An effective and standardized method for applying a tilt table as a supplementary treatment in the early rehabilitation of stroke patients is still missing. The aim of this study was to determine the influence of progressive task-oriented training on the tilt table on the improvement in lower extremity (LE) muscle activation and clinical function in subjects with hemiplegia due to stroke. Thirty-nine subjects with acute stroke were randomly allocated to three groups; control group, tilt table group, and task-oriented training group on the tilt table, with 13 patients, respectively. All of the subjects received the routine therapy for half an hour, and subjects in the experimental groups additionally received training on two different tilt table applications for 20min a day, five times a week for three weeks. The effect of tilt table applications was assessed using the surface electromyography (EMG) analysis during stepping-like movements on the tilt table for LE muscle activation and clinical scores for function. Our results showed that there was a significantly greater increase in the EMG patterns of the extensors and flexors of the affected leg muscles during flexion and extension movements of both legs and clinical scores in patients undergoing the progressive task-oriented training on the tilt table compared to the other groups. These findings suggest that progressive task-oriented training on the tilt table can improve LE muscle activation and clinical scores of functional performance for early rehabilitation of subjects with acute stroke.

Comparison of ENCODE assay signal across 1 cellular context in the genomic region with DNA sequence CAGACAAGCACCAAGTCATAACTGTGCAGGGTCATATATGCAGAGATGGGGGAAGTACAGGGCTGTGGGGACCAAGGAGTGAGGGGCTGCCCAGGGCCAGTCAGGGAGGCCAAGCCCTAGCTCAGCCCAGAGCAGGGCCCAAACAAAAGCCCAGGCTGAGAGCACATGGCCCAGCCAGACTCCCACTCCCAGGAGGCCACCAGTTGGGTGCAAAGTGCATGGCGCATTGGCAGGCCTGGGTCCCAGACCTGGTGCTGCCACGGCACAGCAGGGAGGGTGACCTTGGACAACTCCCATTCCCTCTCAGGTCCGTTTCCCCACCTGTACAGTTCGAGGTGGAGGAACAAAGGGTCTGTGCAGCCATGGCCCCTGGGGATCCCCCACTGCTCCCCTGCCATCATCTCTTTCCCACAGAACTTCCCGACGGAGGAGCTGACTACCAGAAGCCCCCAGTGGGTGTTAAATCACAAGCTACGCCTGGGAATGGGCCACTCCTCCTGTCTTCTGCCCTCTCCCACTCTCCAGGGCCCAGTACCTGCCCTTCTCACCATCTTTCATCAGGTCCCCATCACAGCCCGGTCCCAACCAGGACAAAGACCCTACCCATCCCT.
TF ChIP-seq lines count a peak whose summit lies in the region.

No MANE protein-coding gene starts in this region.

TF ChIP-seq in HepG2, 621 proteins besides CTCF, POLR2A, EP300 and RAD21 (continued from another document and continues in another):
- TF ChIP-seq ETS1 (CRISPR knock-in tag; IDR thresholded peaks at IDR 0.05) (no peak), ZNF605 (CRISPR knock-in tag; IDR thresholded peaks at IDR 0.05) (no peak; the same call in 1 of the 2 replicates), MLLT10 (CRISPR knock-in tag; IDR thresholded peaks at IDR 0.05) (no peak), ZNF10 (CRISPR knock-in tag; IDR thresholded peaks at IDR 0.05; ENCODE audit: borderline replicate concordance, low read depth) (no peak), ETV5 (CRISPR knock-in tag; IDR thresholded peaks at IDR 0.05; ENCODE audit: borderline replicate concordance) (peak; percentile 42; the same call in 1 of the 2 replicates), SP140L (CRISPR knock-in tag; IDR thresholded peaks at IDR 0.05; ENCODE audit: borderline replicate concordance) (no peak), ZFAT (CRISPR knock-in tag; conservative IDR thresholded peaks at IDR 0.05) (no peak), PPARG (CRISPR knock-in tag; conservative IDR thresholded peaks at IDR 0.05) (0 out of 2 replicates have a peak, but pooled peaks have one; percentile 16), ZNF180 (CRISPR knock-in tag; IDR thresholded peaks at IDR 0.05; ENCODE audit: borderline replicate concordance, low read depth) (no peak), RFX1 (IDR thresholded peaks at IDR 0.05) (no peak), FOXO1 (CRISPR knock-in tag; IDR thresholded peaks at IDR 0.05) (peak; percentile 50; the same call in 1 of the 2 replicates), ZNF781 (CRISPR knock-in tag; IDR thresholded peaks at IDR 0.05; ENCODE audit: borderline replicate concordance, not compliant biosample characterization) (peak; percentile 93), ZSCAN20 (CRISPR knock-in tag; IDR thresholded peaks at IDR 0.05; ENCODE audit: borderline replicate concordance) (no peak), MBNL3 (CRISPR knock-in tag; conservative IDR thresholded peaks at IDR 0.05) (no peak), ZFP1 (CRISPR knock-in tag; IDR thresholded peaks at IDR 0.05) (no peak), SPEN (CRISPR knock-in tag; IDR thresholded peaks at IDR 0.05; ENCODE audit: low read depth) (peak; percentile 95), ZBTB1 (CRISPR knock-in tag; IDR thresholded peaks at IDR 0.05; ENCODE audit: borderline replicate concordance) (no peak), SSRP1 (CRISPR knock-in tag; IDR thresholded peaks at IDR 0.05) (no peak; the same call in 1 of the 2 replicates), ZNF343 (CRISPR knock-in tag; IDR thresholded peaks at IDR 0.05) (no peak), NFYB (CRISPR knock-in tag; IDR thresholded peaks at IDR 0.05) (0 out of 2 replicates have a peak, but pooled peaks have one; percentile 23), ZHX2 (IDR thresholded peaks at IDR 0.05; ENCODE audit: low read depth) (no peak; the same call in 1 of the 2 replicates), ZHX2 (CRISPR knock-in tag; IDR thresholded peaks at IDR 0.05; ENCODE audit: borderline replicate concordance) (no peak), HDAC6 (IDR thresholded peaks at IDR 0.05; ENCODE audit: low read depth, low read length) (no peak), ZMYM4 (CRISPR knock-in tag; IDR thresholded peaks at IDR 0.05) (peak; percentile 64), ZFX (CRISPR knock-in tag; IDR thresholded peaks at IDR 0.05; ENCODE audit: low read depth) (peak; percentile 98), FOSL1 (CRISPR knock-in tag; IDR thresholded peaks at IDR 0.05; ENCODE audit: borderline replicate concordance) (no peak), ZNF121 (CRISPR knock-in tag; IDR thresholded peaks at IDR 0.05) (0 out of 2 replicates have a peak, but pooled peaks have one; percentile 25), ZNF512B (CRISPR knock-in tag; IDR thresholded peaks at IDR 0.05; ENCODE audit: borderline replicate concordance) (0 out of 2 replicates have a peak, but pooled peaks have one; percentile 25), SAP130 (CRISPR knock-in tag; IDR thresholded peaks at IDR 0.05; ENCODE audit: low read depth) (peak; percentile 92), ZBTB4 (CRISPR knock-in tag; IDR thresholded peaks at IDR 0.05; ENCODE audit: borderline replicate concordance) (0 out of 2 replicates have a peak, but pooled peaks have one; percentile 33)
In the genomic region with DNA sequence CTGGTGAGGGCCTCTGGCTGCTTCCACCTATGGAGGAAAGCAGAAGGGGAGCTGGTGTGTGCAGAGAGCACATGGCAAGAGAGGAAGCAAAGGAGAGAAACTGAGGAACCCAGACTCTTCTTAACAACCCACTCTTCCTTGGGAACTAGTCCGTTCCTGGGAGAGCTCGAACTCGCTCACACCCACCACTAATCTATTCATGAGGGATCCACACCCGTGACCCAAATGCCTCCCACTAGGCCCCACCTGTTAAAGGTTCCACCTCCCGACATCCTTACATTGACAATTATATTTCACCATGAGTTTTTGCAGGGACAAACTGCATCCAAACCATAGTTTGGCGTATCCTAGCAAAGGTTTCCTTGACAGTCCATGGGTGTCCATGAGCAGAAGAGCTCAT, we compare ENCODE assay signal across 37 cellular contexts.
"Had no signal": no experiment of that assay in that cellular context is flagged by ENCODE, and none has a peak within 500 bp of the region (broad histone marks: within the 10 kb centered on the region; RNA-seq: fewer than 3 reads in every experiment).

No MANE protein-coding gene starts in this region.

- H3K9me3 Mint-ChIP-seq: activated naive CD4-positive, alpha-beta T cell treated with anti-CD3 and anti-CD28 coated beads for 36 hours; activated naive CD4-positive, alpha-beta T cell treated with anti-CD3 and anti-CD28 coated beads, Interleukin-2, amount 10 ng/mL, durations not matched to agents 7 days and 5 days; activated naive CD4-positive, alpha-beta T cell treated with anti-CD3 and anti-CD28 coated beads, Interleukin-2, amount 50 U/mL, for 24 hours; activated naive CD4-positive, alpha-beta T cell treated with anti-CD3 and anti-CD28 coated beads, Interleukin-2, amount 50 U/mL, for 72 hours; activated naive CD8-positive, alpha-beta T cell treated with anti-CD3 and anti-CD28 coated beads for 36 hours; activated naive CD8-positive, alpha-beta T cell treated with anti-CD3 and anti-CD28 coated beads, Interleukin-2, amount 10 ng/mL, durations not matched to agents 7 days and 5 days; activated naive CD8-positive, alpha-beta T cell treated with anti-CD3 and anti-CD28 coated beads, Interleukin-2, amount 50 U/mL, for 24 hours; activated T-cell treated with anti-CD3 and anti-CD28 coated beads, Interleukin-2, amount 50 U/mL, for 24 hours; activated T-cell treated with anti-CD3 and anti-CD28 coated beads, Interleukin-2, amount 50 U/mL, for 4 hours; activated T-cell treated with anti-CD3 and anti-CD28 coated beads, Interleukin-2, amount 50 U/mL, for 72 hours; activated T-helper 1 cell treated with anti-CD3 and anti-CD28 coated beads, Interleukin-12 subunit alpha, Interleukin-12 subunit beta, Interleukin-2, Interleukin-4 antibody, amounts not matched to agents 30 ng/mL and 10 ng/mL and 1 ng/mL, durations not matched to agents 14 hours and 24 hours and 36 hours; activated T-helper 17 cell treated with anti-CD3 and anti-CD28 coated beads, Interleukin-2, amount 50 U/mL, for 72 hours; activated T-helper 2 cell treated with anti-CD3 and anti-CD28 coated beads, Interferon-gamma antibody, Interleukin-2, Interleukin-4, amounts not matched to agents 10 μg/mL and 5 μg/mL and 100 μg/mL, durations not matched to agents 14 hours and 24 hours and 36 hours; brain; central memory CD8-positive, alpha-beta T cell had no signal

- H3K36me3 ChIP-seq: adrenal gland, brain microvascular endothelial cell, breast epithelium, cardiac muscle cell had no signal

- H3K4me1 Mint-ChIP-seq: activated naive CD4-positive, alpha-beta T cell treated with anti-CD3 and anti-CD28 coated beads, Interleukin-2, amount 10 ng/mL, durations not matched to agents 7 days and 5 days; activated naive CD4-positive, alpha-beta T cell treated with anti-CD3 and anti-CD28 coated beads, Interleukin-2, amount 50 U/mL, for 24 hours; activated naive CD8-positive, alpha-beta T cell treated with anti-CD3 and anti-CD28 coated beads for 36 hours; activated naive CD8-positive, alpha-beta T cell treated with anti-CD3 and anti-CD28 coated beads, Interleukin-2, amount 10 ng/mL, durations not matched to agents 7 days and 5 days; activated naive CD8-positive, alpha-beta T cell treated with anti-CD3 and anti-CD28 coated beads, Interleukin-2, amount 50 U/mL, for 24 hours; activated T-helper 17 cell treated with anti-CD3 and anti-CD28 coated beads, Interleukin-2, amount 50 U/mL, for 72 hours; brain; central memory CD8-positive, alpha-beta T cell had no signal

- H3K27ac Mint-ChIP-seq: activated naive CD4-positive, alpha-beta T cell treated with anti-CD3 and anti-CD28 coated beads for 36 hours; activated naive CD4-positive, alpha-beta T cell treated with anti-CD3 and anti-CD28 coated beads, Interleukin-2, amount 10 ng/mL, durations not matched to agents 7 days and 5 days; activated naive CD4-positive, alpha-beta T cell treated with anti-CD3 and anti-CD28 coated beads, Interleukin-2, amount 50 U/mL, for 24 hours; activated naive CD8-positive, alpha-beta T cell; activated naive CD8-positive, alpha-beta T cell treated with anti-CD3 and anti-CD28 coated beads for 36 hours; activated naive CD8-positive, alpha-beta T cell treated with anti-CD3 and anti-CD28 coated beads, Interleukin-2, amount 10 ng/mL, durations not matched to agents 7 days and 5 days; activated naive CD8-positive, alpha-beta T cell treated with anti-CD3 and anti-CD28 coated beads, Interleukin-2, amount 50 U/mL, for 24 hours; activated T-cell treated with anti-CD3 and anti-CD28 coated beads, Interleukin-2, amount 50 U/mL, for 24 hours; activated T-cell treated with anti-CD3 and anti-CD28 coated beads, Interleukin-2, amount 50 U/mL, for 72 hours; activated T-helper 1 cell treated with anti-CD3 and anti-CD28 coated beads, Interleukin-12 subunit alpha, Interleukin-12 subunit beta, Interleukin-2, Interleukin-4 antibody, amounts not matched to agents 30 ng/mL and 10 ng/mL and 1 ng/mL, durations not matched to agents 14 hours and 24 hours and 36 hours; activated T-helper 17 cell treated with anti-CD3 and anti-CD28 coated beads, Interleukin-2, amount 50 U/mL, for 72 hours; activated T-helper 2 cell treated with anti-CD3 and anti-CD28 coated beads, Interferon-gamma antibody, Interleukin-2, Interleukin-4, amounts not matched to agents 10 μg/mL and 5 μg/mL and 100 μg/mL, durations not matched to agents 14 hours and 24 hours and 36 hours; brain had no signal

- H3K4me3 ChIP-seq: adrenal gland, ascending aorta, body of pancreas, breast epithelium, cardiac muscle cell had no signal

date: 1997;9(1):13-20. doi
author: Nelson D.
The standing table is an assistive device designed to encourage occupational performance of the upper extremities while helping the person compensate for limitations in standing posture. We conducted three single-subject studies of a standing table used by a 52-year-old man with spastic cerebral palsy and mental retardation. In the first study, positioning in the standing table resulted in no discernible difference in work output per hour in comparison to his customary seated posture. In the second study, positioning in the standing table resulted in an unexpectedly small increase in work output in comparison to his customary method of standing without special support at the work bench. In the third study, we demonstrated that the standing table dramatically improved the erectness of his posture as measured by an infrared motion detector in comparison to his customary method of standing. Because work productivity depends on multiple factors, improved posture and biomechanical stability do no always result in a proportionate improvement in work output. There remain multiple justifications of equipment such as the standing table in work settings for adults with developmental disabilities.
The standingtable is an assistive device designed to encourage occupational performance of the upper extremities while helping the person compensate for limitations in standingposture. We conducted three single-subject studies of a standingtable used by a 52-year-old man with spastic cerebral palsy and mental retardation. In the first study, positioning in the standingtable resulted in no discernible difference in work output per hour in comparison to his customary seated posture. In the second study, positioning in the standingtable resulted in an unexpectedly small increase in work output in comparison to his customary method of standing without special support at the work bench. In the third study, we demonstrated that the standingtable dramatically improved the erectness of his posture as measured by an infrared motion detector in comparison to his customary method of standing. Because work productivity depends on multiple factors, improved posture and biomechanical stability do no always result in a proportionate improvement in work output. There remain multiple justifications of equipment such as the standingtable in work settings for adults with developmental disabilities